I’m standing in our living room, pretending to rip my shirt in two. I’ve already tugged my earlobe to indicate, “sounds like.” I’ve used the other agreed-on Charades finger signals to convey “one word” and played out “one syllable” on my arm.
And my two teammates on the couch just keep guessing the same thing: “Rend.” Combined, they command nearly 4,300 SAT points and hundreds of thousands in scholarship money, but after 119 seconds can only keep repeating “Rend.” A one-word Broadway and movie musical. “Rend.” Time’s up, argh! The other team takes over, trying to decipher Lost in Space. Easy!
This is the high point of my holidays. Oh, we do most all the traditional stuff—I can remember when Teammate A wanted nothing so much as a My Size Barbie from Santa—and I still retain some of my Irish-German Catholic Christmases, including a luxurious repertoire of carol lyrics (Do you know “Good Saint Nick”?) and a penchant for nativity sets.
But Charades is still sort of Christmas for me—it all gets back to my ’60s and ’70s childhood. I remember other stuff, vaguely, like my sister Amy, age 2, waking up first on Christmas morning, and being discovered just in time beneath the tree with a live turtle in her mouth (it lived), or my sister Keyne shaking me—or just yelling?—because I was in charge of my older brother’s heavily-funded Christmas shopping and instead of a telltale album-shaped package under the tree for her, it was shaped like a paperback. (It was a paperback, a used copy of Catcher in the Rye, meant to dupe her until Christmas morning when Stevie Wonder’s Songs In the Key of Life would appear.)
But much more vivid are the memories of Charades, first played with siblings who were at least four, and as many as 11, years older than me. Kind of like letting Rudolph join in any reindeer games, a lot of references went over my head—Last Tango in Paris, Midnight Cowboy. But it was so much fun! “The kids” would be home from college on Christmas break, or wrested away from their high-school date worlds for an always-too-brief spell. And my mother would join in, too, throwing off the traces of suburban chores to snicker and take a turn. My dad, a Depression-raised engineer, refused all offers to join in (“Whenever there’s a winner, there’s a loser,” he explained to my mom, and she to us). Occasionally, though, he’d infuriate and impress by bellowing out the correct answer as he traversed kitchen-to-workshop two rooms away.
Each team made up clues for the other—books, movies, television shows—to act out, and be timed. Shortest team-time total wins. Could it really be decades since the turtle-sampling sister, younger by four years even than me, “swung” from couch to couch beating her chest, everyone wheezing so hard with laughter no one could gasp out The Jungle? Or since Gone With The Wind was the freebie, solved in seconds?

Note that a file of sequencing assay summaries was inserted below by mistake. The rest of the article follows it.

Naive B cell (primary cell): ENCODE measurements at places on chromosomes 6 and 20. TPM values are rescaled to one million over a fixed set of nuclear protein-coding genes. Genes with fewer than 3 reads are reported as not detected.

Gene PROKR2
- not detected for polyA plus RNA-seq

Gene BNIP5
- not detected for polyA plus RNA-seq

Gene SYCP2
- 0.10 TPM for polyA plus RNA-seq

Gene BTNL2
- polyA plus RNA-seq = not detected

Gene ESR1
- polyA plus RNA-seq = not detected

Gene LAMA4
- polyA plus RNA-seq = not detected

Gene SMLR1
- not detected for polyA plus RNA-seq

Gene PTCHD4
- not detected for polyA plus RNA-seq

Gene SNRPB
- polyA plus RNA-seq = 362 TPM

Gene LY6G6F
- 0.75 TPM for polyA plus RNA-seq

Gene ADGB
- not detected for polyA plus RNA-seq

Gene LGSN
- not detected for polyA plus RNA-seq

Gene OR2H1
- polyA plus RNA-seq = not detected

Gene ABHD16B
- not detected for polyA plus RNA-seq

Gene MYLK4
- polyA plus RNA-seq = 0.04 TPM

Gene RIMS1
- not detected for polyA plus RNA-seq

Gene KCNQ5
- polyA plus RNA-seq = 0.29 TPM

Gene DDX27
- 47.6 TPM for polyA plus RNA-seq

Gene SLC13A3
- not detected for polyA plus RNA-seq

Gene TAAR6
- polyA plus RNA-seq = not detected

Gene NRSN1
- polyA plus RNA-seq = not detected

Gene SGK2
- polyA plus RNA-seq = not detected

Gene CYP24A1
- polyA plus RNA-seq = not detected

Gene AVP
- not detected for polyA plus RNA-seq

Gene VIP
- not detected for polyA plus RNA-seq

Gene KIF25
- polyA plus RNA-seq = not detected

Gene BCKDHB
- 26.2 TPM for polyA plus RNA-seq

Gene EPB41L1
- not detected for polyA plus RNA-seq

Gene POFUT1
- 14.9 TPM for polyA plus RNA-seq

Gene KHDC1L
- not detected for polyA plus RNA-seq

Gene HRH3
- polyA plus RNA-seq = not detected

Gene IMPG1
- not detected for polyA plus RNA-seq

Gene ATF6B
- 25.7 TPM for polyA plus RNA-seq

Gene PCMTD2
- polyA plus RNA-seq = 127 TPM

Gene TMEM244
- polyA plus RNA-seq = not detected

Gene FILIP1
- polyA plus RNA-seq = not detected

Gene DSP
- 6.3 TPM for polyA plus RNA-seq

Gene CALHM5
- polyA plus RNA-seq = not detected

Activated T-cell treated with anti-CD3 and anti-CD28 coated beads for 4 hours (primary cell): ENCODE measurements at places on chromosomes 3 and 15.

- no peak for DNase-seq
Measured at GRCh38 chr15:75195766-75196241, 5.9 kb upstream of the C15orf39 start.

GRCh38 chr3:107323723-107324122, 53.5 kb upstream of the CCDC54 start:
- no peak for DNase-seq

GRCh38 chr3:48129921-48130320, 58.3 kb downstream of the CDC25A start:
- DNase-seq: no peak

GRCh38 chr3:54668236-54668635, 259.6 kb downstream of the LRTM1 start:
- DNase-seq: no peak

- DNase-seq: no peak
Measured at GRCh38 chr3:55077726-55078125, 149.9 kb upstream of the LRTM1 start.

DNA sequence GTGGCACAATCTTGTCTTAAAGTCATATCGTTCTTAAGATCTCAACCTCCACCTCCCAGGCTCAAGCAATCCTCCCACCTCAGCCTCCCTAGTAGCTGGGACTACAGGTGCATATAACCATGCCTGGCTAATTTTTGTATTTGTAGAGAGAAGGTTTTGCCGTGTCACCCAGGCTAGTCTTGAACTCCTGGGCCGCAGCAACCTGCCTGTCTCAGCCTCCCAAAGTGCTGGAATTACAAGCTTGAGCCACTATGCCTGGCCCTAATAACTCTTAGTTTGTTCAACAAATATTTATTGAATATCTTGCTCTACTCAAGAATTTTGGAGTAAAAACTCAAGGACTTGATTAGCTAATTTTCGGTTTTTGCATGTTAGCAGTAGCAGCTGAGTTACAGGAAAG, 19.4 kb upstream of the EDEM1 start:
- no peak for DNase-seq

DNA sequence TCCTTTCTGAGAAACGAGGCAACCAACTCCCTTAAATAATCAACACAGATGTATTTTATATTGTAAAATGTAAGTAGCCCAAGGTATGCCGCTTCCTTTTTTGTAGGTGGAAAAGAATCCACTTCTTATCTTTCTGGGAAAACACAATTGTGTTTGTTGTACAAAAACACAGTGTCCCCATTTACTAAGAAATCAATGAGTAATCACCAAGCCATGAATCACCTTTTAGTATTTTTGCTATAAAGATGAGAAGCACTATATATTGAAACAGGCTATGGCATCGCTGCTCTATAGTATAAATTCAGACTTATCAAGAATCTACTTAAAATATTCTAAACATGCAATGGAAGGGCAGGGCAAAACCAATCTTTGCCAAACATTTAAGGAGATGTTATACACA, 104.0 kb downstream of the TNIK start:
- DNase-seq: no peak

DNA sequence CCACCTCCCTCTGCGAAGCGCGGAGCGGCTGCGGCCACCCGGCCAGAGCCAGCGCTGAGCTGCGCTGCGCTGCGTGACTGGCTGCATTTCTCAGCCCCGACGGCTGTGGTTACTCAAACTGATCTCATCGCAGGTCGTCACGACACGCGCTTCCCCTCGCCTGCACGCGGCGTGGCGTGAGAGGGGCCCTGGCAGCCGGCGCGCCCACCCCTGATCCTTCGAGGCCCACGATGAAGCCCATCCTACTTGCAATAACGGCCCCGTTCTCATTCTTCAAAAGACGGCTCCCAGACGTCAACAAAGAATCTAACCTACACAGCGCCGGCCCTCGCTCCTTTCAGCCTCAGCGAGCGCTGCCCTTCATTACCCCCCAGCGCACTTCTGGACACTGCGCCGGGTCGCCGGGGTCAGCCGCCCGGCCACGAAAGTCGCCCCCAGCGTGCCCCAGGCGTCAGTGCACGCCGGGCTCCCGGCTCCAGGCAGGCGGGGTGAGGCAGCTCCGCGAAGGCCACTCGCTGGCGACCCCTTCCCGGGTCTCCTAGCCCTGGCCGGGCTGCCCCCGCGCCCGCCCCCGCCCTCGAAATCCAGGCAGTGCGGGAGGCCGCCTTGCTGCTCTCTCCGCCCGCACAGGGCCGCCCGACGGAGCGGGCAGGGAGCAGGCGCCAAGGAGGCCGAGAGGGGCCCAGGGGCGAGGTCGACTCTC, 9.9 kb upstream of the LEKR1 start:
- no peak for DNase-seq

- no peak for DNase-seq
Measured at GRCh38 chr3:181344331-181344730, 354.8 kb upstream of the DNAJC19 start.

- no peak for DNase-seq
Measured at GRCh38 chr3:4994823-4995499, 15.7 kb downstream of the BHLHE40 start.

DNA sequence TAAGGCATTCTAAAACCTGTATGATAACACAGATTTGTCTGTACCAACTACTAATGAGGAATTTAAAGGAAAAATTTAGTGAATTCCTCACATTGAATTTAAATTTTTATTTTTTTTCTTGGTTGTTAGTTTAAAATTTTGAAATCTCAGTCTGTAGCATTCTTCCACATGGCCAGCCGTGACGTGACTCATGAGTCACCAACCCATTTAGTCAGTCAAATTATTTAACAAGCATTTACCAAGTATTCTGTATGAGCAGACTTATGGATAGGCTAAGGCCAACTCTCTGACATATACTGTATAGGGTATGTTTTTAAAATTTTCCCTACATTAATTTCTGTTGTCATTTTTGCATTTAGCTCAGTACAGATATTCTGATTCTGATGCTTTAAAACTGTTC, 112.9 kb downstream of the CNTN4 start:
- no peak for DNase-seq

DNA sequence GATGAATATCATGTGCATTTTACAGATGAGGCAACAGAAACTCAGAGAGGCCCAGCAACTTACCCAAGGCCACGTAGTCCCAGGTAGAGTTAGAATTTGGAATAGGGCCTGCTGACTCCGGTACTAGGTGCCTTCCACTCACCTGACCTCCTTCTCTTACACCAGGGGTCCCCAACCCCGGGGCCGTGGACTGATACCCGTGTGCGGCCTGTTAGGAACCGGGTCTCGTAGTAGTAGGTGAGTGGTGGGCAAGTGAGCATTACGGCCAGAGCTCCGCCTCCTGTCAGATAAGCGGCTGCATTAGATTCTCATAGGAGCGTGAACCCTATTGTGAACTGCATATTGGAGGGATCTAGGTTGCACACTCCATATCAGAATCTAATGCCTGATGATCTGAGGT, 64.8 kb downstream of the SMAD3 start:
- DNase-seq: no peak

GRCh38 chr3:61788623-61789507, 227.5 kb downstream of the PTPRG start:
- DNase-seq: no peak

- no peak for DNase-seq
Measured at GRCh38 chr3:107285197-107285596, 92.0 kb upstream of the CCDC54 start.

So much more recently, we’ve formed a sprawling group of People Who Will Condescend to Play Games With Us, and during the Christmas holidays the college-agers are wrested away from their “real families” (some bring those with them) and cool-kid parties for an always-too-brief spell to join us. Sometimes we get so close: Eatin’ Foam (Ethan Frome). Or not so close: Potatoes in Heat (Princess in Pink from the Princess Diaries series).
Last August, at my younger daughter’s college bookstore, I caught myself evaluating books, not for literary value, but as Charades contenders. Poisonwood Bible? Been done. Death in Venice? Probably too easy. The Oxford Companion to Shakespeare? I think we have a winner... Never once did I think of potential Christmas gifts—Earlham hoodies, coffee cups, snazzy scarves—in that same store.
Other gainfully employed adults—professionals, professors even—have gotten so caught up they’ve acted out “feces” (for Origin of Species); Everybody Poops, and, erm, Peter and the Wolf (which will forever be Dick and the Wolf for a select group of friends, who now share an intimate knowledge of which among us has borderline bladder-control issues).
Talked to my older daughter yesterday, about her Christmas wish list—socks, earphones, stuff like that.
Then the conversation took an upswing: What were the plans with friends for when she arrives this weekend?
Games for sure—I’d invite people, and she’d do lots of the cooking and clean-up. And the conversation turned easily to Charades, such war stories as my step-daughter’s fiancé acting out the Vagina Monologues (solved in 12 seconds by Rend-man!) and another friend who mimed answering the doorbell to try to convey The Stranger. Two minutes of that is a long time.
“Lucy,” I tell her right before our goodbyes. “Rend.” We both laugh, and she tells me, “I’m glad you’re not still bitter about that!”
P.S. My sister Keyne reminded me it was The Jungle Book that inspired the swinging, not the social commentary novel about the meat-packing industry. And I removed several book and song titles from the essay when I realized I might need them for future games.